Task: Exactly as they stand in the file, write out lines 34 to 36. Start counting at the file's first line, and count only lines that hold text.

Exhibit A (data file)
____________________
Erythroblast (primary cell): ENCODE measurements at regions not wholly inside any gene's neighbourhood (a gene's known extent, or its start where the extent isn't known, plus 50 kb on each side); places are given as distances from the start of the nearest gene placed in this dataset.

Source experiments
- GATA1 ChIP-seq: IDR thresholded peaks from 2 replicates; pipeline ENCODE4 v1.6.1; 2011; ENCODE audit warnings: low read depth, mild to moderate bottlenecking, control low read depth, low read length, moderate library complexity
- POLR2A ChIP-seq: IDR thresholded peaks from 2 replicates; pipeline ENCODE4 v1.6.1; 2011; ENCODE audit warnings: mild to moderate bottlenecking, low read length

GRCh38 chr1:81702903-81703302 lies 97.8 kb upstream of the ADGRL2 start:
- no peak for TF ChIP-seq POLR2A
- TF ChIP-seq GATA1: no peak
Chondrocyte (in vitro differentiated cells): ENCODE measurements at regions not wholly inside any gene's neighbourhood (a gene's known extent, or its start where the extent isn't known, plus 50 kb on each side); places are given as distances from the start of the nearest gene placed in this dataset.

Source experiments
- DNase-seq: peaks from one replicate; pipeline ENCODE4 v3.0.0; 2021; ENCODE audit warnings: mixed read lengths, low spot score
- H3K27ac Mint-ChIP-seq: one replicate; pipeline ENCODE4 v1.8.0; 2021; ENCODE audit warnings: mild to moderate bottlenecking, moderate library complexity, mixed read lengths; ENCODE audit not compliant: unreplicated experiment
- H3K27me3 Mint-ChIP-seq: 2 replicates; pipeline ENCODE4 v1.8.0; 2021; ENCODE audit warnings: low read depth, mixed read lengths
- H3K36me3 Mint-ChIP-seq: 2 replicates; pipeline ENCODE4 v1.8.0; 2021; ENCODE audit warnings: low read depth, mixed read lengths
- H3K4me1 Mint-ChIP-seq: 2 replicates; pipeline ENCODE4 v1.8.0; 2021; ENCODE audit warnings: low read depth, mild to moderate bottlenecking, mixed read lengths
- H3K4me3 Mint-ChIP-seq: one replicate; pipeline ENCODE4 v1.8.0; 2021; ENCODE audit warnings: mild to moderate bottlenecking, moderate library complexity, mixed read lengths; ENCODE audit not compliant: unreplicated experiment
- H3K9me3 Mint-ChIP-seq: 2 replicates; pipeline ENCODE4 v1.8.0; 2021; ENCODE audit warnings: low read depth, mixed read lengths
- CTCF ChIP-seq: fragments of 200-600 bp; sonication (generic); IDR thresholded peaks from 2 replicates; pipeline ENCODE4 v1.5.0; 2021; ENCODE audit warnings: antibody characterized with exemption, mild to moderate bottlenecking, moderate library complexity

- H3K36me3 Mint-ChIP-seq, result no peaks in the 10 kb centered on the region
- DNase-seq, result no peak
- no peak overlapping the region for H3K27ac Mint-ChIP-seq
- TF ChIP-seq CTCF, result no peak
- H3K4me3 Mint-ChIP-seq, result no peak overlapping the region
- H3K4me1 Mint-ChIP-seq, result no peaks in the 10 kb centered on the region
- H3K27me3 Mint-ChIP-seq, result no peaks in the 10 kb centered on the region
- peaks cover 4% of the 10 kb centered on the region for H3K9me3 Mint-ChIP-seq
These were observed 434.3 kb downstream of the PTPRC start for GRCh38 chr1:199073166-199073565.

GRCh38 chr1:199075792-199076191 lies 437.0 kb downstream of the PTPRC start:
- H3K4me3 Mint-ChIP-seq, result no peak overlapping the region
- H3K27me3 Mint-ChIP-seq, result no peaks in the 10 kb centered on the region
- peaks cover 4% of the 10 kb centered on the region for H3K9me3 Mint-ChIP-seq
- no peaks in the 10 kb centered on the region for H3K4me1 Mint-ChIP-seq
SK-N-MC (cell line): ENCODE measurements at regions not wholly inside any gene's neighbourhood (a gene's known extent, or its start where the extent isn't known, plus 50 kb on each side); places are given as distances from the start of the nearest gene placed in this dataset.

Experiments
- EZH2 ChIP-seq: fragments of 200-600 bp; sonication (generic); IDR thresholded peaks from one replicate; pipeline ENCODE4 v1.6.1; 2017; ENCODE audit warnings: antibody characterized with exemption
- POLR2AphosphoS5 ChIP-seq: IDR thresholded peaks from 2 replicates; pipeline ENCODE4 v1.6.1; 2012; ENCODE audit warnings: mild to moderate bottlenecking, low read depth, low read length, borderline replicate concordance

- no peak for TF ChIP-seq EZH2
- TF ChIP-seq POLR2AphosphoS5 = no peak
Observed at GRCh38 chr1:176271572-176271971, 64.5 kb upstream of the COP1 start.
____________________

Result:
- EZH2 ChIP-seq: fragments of 200-600 bp; sonication (generic); IDR thresholded peaks from one replicate; pipeline ENCODE4 v1.6.1; 2017; ENCODE audit warnings: antibody characterized with exemption
- POLR2AphosphoS5 ChIP-seq: IDR thresholded peaks from 2 replicates; pipeline ENCODE4 v1.6.1; 2012; ENCODE audit warnings: mild to moderate bottlenecking, low read depth, low read length, borderline replicate concordance

- no peak for TF ChIP-seq EZH2